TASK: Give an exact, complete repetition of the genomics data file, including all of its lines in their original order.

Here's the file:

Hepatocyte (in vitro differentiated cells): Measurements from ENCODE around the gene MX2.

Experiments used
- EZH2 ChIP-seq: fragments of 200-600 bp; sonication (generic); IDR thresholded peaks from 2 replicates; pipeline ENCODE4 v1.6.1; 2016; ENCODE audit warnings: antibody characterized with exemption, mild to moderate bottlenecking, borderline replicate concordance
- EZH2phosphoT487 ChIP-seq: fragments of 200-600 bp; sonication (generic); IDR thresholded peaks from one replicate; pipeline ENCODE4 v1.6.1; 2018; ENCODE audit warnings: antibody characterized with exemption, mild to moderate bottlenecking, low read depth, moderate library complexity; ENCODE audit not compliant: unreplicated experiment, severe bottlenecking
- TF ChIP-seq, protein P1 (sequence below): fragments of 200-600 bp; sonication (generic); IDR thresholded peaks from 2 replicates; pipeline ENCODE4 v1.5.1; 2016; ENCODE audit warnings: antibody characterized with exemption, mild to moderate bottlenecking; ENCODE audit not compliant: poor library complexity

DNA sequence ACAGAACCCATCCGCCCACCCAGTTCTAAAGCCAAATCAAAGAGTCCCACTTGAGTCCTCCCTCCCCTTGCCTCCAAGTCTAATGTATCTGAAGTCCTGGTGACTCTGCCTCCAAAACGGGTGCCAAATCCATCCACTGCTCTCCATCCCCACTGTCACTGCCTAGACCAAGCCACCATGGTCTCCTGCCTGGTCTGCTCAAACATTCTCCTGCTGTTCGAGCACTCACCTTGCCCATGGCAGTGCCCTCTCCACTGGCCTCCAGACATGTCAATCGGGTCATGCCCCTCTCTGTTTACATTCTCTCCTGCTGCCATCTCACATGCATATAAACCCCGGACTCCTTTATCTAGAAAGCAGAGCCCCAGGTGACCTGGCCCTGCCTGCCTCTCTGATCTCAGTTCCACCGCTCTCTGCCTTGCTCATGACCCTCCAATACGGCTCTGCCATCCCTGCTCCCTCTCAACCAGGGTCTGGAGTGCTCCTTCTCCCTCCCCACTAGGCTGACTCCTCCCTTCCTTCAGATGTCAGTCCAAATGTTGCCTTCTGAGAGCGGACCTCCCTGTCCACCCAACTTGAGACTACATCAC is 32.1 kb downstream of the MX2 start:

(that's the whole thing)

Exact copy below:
Hepatocyte (in vitro differentiated cells): Measurements from ENCODE around the gene MX2.

Experiments used
- EZH2 ChIP-seq: fragments of 200-600 bp; sonication (generic); IDR thresholded peaks from 2 replicates; pipeline ENCODE4 v1.6.1; 2016; ENCODE audit warnings: antibody characterized with exemption, mild to moderate bottlenecking, borderline replicate concordance
- EZH2phosphoT487 ChIP-seq: fragments of 200-600 bp; sonication (generic); IDR thresholded peaks from one replicate; pipeline ENCODE4 v1.6.1; 2018; ENCODE audit warnings: antibody characterized with exemption, mild to moderate bottlenecking, low read depth, moderate library complexity; ENCODE audit not compliant: unreplicated experiment, severe bottlenecking
- TF ChIP-seq, protein P1 (sequence below): fragments of 200-600 bp; sonication (generic); IDR thresholded peaks from 2 replicates; pipeline ENCODE4 v1.5.1; 2016; ENCODE audit warnings: antibody characterized with exemption, mild to moderate bottlenecking; ENCODE audit not compliant: poor library complexity

DNA sequence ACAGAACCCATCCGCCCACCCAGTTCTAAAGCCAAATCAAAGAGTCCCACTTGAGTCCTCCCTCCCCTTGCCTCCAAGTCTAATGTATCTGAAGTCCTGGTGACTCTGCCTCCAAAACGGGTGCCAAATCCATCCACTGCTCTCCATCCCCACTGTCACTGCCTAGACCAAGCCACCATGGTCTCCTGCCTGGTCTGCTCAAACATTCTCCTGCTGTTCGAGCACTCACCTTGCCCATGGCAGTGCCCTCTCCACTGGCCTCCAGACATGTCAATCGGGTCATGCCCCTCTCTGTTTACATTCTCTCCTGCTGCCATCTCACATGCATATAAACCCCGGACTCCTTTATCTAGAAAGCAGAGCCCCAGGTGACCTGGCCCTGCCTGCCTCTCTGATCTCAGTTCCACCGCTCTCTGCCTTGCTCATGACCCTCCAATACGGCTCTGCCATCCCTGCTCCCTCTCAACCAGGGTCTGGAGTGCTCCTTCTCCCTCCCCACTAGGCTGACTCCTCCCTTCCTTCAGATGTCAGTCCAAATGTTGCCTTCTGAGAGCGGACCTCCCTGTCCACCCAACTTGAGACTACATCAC is 32.1 kb downstream of the MX2 start: